As I have said, some apparitions are created on purpose either by a lengthy process resembling that described in the former chapter on the visualization of Yidam or, in the case of proficient adepts, instantaneously or almost instantaneously.
In other cases, apparently the author of the phenomenon generates it unconsciously, and is not even in the least aware of the apparition being seen by others.
In connection with this kind of visualization or thought-form creation, I may relate a few phenomena which I have witnessed myself.
1. A young Tibetan who was in my service went to see his family. I had granted him three weeks' leave, after which he was to purchase a food supply, engage porters to carry the loads across the hills, and come back with the caravan.
Most likely the fellow had a good time with his people. Two months elapsed and still he did not return. I thought he had definitely left me.
Then I saw him one night in a dream. He arrived at my place clad in a somewhat unusual fashion, wearing a sun hat of foreign shape. He had never worn such a hat. The next morning, one of my servants came to me in haste. "Wangdu has come back," he told me. "I have just seen him down the hill."
The coincidence was strange. I went out of my room to look at the traveller. The place where I stood dominated a valley. I distinctly saw Wangdu. He was dressed exactly as I had seen him in my dream. He was alone and walking slowly up the path that wound up the hill slope.
I remarked that he had no luggage with him and the servant who was next me answered: "Wangdu has walked ahead, the load-carriers must be following." We both continued to observe the man. He reached a small chörten, walked behind it and did not reappear.
The base of this chörten was a cube built in stone, less than three feet high, and from its needle-shaped top to the ground, the small monument was no more than seven feet high. There was no cavity in it. Moreover, the chörten was completely isolated: there were neither houses, nor trees, nor undulations, nor anything that could provide a hiding in the vicinity.
My servant and I believed that Wangdu was resting for a while under the shade of the chörten. But as time went by without his reappearing, I inspected the ground round the monument with my field-glasses, but discovered nobody.
Very much puzzled I sent two of my servants to search for the boy. I followed their movements with the glasses but no trace was to be found of Wangdu nor of anybody else.
That same day a little before dusk the young man appeared in the valley with his caravan. He wore the very same dress and the foreign sun hat which I had seen in my dream, and in the morning vision.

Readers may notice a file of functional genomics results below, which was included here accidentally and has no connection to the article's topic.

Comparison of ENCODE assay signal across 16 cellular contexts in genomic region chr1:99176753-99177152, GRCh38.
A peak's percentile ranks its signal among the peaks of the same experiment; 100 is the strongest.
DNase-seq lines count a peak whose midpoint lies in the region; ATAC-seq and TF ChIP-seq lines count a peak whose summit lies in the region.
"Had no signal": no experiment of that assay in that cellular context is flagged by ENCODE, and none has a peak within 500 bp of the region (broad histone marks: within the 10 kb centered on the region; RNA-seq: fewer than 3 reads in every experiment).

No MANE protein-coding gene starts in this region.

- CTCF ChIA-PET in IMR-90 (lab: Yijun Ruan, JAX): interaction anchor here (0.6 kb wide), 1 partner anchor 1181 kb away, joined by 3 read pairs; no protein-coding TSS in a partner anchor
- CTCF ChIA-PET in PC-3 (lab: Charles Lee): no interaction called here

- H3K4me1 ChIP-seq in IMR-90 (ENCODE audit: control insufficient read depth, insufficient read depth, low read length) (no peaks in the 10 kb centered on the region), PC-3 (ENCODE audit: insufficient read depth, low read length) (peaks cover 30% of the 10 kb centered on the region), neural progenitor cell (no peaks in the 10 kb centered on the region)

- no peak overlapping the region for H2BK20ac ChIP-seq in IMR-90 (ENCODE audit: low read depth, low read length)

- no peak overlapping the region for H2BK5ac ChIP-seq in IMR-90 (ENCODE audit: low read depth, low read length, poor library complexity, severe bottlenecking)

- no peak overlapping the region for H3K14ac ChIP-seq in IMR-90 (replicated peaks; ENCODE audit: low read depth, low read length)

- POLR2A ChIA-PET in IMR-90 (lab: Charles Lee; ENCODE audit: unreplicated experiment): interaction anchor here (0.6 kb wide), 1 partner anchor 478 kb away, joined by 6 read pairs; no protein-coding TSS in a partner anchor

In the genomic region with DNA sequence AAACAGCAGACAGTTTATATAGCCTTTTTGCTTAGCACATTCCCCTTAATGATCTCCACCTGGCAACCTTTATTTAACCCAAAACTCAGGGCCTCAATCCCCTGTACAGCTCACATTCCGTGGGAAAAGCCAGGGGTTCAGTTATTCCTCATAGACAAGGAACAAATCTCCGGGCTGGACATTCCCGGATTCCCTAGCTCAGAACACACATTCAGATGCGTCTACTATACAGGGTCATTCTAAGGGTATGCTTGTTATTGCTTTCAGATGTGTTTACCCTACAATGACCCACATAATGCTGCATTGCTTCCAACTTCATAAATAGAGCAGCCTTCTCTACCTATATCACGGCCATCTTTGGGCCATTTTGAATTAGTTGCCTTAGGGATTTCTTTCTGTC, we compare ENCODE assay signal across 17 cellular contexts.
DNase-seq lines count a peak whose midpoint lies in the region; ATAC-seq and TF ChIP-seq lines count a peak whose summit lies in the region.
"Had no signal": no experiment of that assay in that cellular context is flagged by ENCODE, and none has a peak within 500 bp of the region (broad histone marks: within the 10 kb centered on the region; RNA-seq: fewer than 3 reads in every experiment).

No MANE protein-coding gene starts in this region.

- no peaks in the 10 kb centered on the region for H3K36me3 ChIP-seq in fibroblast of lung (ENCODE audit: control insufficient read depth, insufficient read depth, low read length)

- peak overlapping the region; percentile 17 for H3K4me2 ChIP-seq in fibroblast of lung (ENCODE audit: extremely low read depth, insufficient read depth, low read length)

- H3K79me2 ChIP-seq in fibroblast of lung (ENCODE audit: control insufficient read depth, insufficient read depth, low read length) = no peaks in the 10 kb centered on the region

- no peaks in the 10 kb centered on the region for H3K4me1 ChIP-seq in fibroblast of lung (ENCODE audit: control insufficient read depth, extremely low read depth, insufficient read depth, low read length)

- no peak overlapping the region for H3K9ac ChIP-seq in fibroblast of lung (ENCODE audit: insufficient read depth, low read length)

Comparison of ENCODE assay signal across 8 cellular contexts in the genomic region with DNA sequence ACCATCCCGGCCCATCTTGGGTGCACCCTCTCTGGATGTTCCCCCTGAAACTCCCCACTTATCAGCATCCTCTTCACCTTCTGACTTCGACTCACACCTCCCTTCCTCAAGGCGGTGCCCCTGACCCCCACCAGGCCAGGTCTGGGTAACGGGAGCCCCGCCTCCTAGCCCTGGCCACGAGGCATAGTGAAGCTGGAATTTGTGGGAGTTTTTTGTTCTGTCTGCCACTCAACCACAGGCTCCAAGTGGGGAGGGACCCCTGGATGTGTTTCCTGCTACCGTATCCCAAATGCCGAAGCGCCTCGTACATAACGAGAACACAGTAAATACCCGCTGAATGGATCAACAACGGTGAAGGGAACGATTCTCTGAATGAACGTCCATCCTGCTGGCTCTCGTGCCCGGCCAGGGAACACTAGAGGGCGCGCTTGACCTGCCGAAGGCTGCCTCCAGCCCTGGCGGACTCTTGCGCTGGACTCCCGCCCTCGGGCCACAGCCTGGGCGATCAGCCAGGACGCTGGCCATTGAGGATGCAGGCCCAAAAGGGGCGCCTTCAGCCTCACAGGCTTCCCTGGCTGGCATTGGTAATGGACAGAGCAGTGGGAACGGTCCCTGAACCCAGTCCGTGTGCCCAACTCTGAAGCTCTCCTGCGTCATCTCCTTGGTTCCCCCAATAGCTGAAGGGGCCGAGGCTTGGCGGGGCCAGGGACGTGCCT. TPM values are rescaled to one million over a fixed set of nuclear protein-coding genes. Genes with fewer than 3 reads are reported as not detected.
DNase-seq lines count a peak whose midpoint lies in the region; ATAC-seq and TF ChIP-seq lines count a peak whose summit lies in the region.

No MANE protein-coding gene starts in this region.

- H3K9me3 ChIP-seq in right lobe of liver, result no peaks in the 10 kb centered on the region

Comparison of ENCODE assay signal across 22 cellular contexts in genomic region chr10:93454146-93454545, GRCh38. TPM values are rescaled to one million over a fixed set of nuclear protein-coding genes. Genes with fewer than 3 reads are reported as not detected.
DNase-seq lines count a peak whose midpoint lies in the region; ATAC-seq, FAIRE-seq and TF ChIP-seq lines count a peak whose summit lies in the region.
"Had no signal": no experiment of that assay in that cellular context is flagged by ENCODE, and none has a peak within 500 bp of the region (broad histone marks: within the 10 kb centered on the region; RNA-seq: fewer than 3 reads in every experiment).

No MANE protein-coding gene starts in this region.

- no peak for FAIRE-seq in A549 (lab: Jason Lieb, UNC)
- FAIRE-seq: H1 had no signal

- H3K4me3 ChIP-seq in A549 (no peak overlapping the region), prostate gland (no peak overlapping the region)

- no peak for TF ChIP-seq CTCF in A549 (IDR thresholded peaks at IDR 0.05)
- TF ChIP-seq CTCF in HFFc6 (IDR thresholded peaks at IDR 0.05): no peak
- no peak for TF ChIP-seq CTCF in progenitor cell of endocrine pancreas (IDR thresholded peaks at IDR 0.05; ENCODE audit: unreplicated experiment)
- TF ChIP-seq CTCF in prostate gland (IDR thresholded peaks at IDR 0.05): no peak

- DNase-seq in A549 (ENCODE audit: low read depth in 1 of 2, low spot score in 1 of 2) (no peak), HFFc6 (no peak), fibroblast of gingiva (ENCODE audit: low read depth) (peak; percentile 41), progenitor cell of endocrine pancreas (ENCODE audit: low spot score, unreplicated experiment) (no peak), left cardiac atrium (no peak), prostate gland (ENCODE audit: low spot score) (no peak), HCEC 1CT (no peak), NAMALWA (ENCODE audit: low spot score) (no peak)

Without giving him or the load-carriers time to speak with my servants and hear about the phenomenon, I immediately questioned them. From their answers I learned that all of them had spent the previous night in a place too far distant from my dwelling for anyone to reach the latter in the morning. It was also clearly stated that Wangdu had continually walked with the party.
During the following weeks I was able to verify the accuracy of the men's declarations by inquiring about the time of the caravan's departure, at the few last stages where the porters were changed. It was proved that they had all spoken the truth and had left the last stage together with Wangdu, as they said.
2. A Tibetan painter, a fervent worshipper of the wrathful deities, who took a peculiar delight in drawing their terrible forms, came one afternoon to pay me a visit.
I noticed behind him the somewhat nebulous shape of one of the fantastic beings which often appeared in his paintings.
I made a startled gesture and the astonished artist took a few steps towards me, asking what was the matter.
I noticed that the phantom did not follow him, and quickly thrusting my visitor aside, I walked to the apparition with one arm stretched in front of me. My hand reached the foggy form. I felt as if touching a soft object whose substance gave way under the slight push, and the vision vanished.
The painter confessed in answer to my questions that he had been performing a dubthab rite during the last few weeks, calling on the deity whose form I had dimly perceived, and that very day he had worked the whole morning on a painting of the same deity. In fact, the Tibetan's thoughts were entirely concentrated on the deity whose help he wished to secure for a rather mischievous undertaking.